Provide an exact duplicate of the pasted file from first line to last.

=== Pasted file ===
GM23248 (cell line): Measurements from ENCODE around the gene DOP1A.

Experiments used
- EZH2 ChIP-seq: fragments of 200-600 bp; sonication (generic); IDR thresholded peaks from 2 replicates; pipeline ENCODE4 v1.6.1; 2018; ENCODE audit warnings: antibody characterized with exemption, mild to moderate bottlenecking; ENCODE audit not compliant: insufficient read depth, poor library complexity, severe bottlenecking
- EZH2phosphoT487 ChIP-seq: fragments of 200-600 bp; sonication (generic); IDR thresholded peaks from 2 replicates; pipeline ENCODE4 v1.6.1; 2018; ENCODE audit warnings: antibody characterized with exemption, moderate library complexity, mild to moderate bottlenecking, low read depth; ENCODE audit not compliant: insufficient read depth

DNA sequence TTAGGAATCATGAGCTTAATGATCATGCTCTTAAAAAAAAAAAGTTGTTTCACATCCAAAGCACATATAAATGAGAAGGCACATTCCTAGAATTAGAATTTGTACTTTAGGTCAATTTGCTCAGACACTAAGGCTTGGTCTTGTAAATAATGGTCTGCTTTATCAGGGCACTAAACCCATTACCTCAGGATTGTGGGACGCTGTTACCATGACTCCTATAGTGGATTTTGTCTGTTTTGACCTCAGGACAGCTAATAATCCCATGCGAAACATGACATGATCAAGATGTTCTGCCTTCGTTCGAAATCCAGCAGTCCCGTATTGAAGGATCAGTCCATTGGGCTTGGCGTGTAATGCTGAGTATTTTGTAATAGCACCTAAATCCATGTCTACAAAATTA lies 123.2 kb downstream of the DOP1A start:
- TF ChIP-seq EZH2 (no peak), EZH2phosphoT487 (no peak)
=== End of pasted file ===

GM23248 (cell line): Measurements from ENCODE around the gene DOP1A.

Experiments used
- EZH2 ChIP-seq: fragments of 200-600 bp; sonication (generic); IDR thresholded peaks from 2 replicates; pipeline ENCODE4 v1.6.1; 2018; ENCODE audit warnings: antibody characterized with exemption, mild to moderate bottlenecking; ENCODE audit not compliant: insufficient read depth, poor library complexity, severe bottlenecking
- EZH2phosphoT487 ChIP-seq: fragments of 200-600 bp; sonication (generic); IDR thresholded peaks from 2 replicates; pipeline ENCODE4 v1.6.1; 2018; ENCODE audit warnings: antibody characterized with exemption, moderate library complexity, mild to moderate bottlenecking, low read depth; ENCODE audit not compliant: insufficient read depth

DNA sequence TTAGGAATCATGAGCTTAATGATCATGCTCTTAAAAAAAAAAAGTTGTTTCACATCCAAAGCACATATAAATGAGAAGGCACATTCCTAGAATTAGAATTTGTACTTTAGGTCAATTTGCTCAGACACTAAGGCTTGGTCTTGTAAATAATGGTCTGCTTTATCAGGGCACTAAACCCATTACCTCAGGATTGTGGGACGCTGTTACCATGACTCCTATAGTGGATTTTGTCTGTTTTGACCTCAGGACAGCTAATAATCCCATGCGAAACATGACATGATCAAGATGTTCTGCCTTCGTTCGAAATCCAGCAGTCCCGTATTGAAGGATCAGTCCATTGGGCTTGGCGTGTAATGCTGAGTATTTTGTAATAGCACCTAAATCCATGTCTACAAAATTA lies 123.2 kb downstream of the DOP1A start:
- TF ChIP-seq EZH2 (no peak), EZH2phosphoT487 (no peak)